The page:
Banderole and beer inspection

Meanwhile, bureaucratic institutions were targeting my business with one frivolous accusation after the next. Twice, I was fined due to investigations of alleged illegal alcohol sales. Despite any lack of proof beyond contrived circumstantial evidence, there were no avenues for contesting the penalties. One time, inspectors found a few stamps called “banderoles” missing which were glued over the sealed caps of wine bottles. Importers had to apply their own glue to the elongated stamps that came without adhesive. Depending on which glue they chose, the stamps occasionally became detached and fell to the floor. Inspectors found a few missing banderoles that were considered to be sufficient proof that I was illegally smuggling wine across the border to avoid paying tariffs.

During another inspection, it was alleged that water was being somehow mixed into the beer that was served from kegs, an old trick that I was then told was commonplace during the communist era. The inspector said that someone had called them and made this accusation. I couldn’t comprehend how this could be, as I was the proud seller of an award-winning, unpasteurized, Polish beer that was hard to find in Wrocław. Most bars and restaurants sold the same brand-names, while enjoying perks and bribes from the distributors. It seemed that someone wanted to put both my restaurant and a new beer competitor out of business. But who? The director of the media festival? Marcin, the violinist? The inspectors took a sample of beer that was poured from a keg, sealed it and delivered it to a lab. In the end, they found that nothing was wrong with it. In this one instance, they could not come up with an excuse to penalize me. One of the inspectors confessed afterward that she wished she could manage my business to protect me from such people as herself!

I lived in terror of who would next enter the door, when things got so ugly that a neo-Nazi vandalized the tower in my absence. As assaults on my business became another pattern, my Landlord either acted naively or became hostile when I informed her of what was occurring. Her overall attitude left me feeling like I was a tiresome nuisance.

Far removed from my dream of tremendous possibilities when I leased Baszta, my life had become a daily battle of striving to restore and revive an ancient historical treasure, while dealing with nonstop obstacles among the leftovers of the old corrupt communist system. At the same time, many young people began to obtain reasonably well-paid positions with great working conditions, by Polish standards, at the local branches of multinational corporations from Hewlett Packard to Cadbury, Volvo, Toyota, United Parcels, Google and many others that were springing up throughout the city. It was like two different worlds, as foreigners who ran them enjoyed previously unheard of protections and comfort, while going to work in modern offices inside of newly constructed buildings. Most who came to the country during this new era of globalization had no notion of what life was like for most Poles or for pioneer foreigners such as myself, who had no alternative other than depend on the economically struggling locals in numerous ways for daily survival. Consumerism and a greater degree of liberty to express oneself, to congregate and to travel freely, changed the lives of much of the populace. Still, for many older Poles, there was a greater sense of security during the more repressive communist era.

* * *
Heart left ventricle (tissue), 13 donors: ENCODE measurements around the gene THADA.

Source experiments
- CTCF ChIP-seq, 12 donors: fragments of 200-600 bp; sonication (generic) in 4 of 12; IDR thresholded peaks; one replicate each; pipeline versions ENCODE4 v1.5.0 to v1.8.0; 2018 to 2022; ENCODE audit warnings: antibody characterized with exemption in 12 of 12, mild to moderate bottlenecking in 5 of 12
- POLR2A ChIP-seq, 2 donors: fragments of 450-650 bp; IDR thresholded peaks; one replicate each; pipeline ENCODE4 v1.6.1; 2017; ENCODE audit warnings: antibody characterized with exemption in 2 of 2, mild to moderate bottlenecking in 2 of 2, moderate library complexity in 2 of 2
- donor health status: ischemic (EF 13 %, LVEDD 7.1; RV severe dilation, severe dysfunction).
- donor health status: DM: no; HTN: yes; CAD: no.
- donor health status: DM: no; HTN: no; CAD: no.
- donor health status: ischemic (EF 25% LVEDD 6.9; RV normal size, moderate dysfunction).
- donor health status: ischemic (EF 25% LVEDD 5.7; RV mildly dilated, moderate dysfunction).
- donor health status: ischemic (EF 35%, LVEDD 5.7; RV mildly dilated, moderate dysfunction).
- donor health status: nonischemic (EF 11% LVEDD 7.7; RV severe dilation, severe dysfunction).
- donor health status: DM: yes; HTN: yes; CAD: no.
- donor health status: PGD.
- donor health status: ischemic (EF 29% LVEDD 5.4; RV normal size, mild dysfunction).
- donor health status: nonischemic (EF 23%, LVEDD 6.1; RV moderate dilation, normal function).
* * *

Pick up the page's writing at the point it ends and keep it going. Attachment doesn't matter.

Whereas this dichotomy bred Western perceptions of Poland’s growth through rose colored glasses, from my own experience I found bitter irony in President Obama’s lecturing of Ukrainians on the success of Poland’s free enterprise economy. Passages of a book entitled Culture Shock! Ukraine that was published in 1999, precisely describes the depressing side one might not expect of Poland as an EU member state with a rapidly growing economy that was only of benefit to a small percentage of the population. The words of its American author, Meredith Dalton, struck me right in the gut:

For over seventy years, the Soviet system infected most citizens with the notion that capitalism is about grabbing, cheating, and wheeling and dealing. Some foreign investors avoid types of businesses requiring storefronts, for example restaurants. One prominent European entrepreneur (in the true sense of the word) announced in late 1998 that he was throwing in the towel after seven strong years in Ukraine. Relentless corruption had finally exhausted his patience. Visibility invites the tax inspectorates in search of trumped up fines and bribes. One friend who sells used car parts was fined because the time stamped on his cash register receipts was not adjusted for daylight savings time. Westerners are perceived as wealthy thus money should be no object to them.

Only, Abrams’ Tower had no storefront. With no civic help or any from my Landlord, I searched for every imaginable solution to the festering problem that many first-time visitors could not even find my restaurant. Still, its invisibility from the street in no way hindered civil servants representing the corrupt practices of a post-communist bureaucracy from finding their way inside. Nor did it stop them from acts of intimidation and harassment. Among my greatest fears was losing my alcohol sales licenses – that would be the kiss of death.

 Click here for Chapter Eight: Canceled Future